It is fortunate and a privilege to have a job like Juan Carlos Tomasi’s at MSF. It allows you to document pain and hope, to put faces and names to the invisible, to reveal their stories to us so that no one in our world of three hot meals a day, clean water and pay TV series can say “I didn’t know”. It is a blessing and a privilege to meet hundreds of Vincenzos, men and women, locals and expatriates, who dignify humanity. Thanks for that, comrades.
About the Author:
Juan Carlos Tomasi, 1959, Journalist and photographer. From Barcelona, born in Madrid. His camera has captured images in a wide range of scenarios and historical moments around the world. From the displaced people of Congo and Rwanda to the victims of the Balkan war, from the numerous natural disasters to the humanitarian coverage of major epidemics, he has tried to find, from the other side of the daily news, stories of lives that dignify and give prominence to the victims. He began as a sports journalist, and worked on the 1992 Barcelona Olympic Games. But his career took a radical turn to focus on conflict coverage and humanitarian journalism. He has been a producer and director for several international media. Since 1995 he has been a photographer and reporter for the international humanitarian organization Médecins Sans Frontières. His gaze has contributed to share with the public almost all the forgotten conflicts of the world during the last twenty-five years, working for media such as El País, La Vanguardia, El Periódico, The Independient… He also collaborates with other international aid organizations to disseminate the consequences of humanitarian disasters and climate change. He has published several books and has exhibited his work in many cities around the world.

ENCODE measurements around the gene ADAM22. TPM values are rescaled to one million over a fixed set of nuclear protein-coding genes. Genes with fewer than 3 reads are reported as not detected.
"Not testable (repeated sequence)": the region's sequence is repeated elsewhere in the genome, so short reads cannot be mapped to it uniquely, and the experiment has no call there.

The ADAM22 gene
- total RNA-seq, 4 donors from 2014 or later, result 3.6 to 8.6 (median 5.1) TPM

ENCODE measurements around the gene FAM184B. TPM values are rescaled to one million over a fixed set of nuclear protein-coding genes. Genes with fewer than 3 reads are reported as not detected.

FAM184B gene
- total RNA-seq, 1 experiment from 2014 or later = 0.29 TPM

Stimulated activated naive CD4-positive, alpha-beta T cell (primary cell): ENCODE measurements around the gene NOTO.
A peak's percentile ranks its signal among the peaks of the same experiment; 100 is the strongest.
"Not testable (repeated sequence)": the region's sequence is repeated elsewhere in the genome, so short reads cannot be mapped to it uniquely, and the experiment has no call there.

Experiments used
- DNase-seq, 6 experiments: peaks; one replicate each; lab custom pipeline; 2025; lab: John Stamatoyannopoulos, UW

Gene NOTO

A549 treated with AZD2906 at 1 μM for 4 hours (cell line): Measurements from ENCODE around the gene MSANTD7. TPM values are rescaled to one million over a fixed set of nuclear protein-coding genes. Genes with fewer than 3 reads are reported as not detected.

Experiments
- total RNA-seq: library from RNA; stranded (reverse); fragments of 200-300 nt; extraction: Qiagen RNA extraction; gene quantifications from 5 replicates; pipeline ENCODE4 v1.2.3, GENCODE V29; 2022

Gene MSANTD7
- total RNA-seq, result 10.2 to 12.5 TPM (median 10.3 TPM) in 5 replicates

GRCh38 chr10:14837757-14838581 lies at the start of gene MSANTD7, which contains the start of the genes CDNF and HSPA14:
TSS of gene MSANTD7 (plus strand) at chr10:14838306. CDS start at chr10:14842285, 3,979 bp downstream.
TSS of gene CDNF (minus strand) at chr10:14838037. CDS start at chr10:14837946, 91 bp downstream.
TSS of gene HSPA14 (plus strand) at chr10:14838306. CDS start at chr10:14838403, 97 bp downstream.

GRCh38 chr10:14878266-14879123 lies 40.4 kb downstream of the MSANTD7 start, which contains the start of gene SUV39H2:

Links: Libro en Blume.net